PHILOSOPHY OF EDUCATION
Many have written on the nature of education, its natural and supernatural ends and how to accomplish them, and many continue to do so. Rather than reinvent the methods of ‘classical ed’ we will be content to stand on the shoulders of giants. Quoting Laura Berquist, who herself is taking a cue from Dorothy Sayers, “…the goal of education should be to teach children how to think; we want them to learn the art of learning. Then they will be equipped for life; whether or not they learn all the subjects possible in school, they will be able to learn any subject when it becomes necessary or desirable, if they know how to learn.” (Designing Your Own Classical Curriculum, 13).
An integrated, classical, liberal arts education does this best. It liberates, freeing the learner from ignorance and from being constrained to mere repetition of proposed facts. In seeking truth in all things, one is free to experience the joy of wonder, in discovery of the world we have been given – how it works, and how we work in it. In this search for the nature of created things – that is inquiring into their causes down to their first principles, and striving to know them as they are – reason is exercised and strengthened (Physics, Bk.1 Ch. 1 184a9). This process develops certain virtues, notably the intellectual virtues, while additional virtues will come to be known from the authors and historical characters the students meet in their studies. Within this education, instructors immerse their students in what is true, good, and beautiful. Such a foundation prepares the student for success in any college, trade school, or other course of life, and gives those paths purpose and meaning, thus enabling one to find joy and gratitude in them. In addition, it gives him the tools to know himself and to know his neighbors, enabling good communication and harmonious cooperation for a well-ordered and joyful society.
Further, the temporal order is for the sake of the supernatural order, and all of our work in this life is for knowing, loving, and serving God, and being happy with Him in the next. However, by our own weakness, the great tools of right learning and the natural freedom it produces can tend toward perpetuating our spiritual darkness. The remedy to guard against this tendency, especially to pride, is found in the light of Faith. But "[s]ince the Faith liberates the believer from error in his submission to its teachings, it both guides and strengthens his intelligence in the performance of those activities which constitute his very life as a thinker; and man,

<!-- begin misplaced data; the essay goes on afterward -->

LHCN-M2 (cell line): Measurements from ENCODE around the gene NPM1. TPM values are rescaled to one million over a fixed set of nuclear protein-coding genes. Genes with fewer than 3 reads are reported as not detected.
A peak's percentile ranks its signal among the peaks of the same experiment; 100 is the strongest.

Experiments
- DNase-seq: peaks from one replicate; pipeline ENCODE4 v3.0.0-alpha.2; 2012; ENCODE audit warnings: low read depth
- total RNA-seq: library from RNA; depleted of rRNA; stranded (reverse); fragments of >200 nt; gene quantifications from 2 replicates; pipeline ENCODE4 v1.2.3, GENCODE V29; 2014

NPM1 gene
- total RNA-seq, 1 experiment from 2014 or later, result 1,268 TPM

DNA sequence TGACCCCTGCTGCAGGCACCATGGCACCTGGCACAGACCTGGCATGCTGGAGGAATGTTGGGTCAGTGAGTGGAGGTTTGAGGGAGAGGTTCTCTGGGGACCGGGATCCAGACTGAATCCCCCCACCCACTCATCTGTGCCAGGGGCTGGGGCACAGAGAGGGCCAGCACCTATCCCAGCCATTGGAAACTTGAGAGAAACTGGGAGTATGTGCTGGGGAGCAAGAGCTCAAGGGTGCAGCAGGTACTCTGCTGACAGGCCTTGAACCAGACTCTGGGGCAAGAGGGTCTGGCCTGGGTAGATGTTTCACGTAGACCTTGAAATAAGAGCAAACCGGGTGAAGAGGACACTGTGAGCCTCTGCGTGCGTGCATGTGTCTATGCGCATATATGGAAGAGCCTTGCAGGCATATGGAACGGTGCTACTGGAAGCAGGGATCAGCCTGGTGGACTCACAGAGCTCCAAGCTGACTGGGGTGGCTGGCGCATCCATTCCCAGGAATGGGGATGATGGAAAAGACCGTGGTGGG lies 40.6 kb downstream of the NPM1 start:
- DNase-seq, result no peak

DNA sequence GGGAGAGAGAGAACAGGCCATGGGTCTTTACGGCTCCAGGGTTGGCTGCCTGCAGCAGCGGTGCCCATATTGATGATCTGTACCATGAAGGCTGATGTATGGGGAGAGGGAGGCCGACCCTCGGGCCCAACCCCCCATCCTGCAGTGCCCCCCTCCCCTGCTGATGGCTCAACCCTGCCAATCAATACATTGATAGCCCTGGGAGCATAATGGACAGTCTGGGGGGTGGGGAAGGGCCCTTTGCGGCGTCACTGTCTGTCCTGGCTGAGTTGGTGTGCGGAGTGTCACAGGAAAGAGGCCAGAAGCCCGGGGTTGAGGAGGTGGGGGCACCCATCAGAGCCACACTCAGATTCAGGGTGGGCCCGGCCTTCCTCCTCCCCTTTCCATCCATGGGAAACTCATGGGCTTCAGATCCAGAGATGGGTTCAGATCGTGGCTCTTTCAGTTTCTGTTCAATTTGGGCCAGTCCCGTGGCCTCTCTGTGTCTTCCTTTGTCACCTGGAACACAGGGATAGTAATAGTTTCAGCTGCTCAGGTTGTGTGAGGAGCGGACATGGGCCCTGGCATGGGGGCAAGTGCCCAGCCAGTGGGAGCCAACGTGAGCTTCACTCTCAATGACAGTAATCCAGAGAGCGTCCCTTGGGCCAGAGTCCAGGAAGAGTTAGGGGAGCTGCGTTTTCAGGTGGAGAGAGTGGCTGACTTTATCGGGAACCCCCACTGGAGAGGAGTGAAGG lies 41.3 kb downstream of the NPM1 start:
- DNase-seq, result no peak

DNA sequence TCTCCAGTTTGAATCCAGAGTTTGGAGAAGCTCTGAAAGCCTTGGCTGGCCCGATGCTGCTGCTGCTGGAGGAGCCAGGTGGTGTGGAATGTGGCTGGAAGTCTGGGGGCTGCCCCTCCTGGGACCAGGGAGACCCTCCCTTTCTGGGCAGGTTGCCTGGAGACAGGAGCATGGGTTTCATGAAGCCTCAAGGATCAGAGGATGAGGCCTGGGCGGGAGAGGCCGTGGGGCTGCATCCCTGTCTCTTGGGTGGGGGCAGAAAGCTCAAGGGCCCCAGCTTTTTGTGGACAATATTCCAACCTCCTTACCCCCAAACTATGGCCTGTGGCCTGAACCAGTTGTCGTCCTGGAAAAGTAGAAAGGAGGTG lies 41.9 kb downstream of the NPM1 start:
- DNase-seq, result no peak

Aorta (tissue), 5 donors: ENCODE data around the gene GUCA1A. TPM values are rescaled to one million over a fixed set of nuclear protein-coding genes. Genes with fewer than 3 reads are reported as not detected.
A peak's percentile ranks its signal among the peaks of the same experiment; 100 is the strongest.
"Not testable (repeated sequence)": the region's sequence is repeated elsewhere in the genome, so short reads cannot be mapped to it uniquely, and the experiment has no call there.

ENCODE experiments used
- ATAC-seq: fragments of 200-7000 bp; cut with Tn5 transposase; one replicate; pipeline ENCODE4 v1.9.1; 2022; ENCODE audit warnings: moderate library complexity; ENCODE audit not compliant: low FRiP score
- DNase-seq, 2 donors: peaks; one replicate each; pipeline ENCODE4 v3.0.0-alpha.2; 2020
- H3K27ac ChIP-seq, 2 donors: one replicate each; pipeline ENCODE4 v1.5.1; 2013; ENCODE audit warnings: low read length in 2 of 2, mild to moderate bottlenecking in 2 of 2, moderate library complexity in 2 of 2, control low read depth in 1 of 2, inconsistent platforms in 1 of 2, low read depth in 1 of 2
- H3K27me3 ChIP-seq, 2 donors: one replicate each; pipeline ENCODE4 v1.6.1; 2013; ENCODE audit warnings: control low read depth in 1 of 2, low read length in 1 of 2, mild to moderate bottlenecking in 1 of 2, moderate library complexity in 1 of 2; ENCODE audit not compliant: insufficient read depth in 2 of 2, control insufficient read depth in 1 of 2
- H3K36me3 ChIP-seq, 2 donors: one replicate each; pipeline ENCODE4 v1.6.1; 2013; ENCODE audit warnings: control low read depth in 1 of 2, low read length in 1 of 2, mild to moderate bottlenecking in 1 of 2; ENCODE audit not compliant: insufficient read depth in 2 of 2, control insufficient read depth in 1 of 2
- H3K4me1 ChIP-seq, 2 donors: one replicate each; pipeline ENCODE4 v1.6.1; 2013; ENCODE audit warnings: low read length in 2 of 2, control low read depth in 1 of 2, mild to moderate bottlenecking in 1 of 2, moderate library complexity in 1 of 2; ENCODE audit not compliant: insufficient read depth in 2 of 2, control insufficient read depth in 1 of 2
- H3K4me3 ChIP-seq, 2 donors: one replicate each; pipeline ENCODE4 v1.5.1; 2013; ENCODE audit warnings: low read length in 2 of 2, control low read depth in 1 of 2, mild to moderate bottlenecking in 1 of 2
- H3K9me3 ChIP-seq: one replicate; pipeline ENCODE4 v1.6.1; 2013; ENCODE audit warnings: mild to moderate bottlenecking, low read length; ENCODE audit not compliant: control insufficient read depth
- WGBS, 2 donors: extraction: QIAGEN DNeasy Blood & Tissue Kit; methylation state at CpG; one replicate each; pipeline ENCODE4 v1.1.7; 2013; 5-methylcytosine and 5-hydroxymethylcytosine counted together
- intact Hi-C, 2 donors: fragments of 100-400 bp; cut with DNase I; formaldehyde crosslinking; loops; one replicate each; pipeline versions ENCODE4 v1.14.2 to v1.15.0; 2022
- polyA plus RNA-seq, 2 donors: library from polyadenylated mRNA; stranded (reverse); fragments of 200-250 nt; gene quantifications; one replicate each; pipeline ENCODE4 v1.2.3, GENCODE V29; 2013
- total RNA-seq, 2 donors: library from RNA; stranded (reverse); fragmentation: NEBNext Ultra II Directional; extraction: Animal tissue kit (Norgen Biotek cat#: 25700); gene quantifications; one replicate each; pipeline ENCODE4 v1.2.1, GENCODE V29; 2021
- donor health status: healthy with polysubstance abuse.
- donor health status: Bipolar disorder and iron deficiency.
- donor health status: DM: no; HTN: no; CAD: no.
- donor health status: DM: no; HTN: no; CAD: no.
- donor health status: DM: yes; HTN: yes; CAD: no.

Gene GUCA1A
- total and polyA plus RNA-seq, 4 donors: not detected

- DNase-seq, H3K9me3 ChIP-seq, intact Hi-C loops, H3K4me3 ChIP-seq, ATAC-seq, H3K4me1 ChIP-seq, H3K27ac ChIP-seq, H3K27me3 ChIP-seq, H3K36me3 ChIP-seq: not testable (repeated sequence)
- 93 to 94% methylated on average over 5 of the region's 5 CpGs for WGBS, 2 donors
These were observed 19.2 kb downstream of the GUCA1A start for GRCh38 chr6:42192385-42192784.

since he is distinguished by rationality, lives above all through the living act of thinking." (A Proposal for the Fulfillment of Catholic Liberal Education, p.11) As this document goes on to say, the grace of God illuminates and guides a complete education, which grace as described by St. Augustine is given "not only that we discover what ought to be done, but also that we do what we have discovered – not only that we believe what ought to be loved, but also that we love what we have believed…" (On the Grace of Christ, cc.13) Put more succinctly and familiarly by St. Anselm, "credo ut intelligam" – I believe that I may understand.
Thus, the entire endeavor of learning how to learn must include the development of virtue and holiness under the guiding light of the Catholic Faith, principally because it aims at God Himself, but also that the true student especially cultivates humility and gratitude. From this, charity is made possible, and we can truly say with St. Augustine that we "love what we have believed."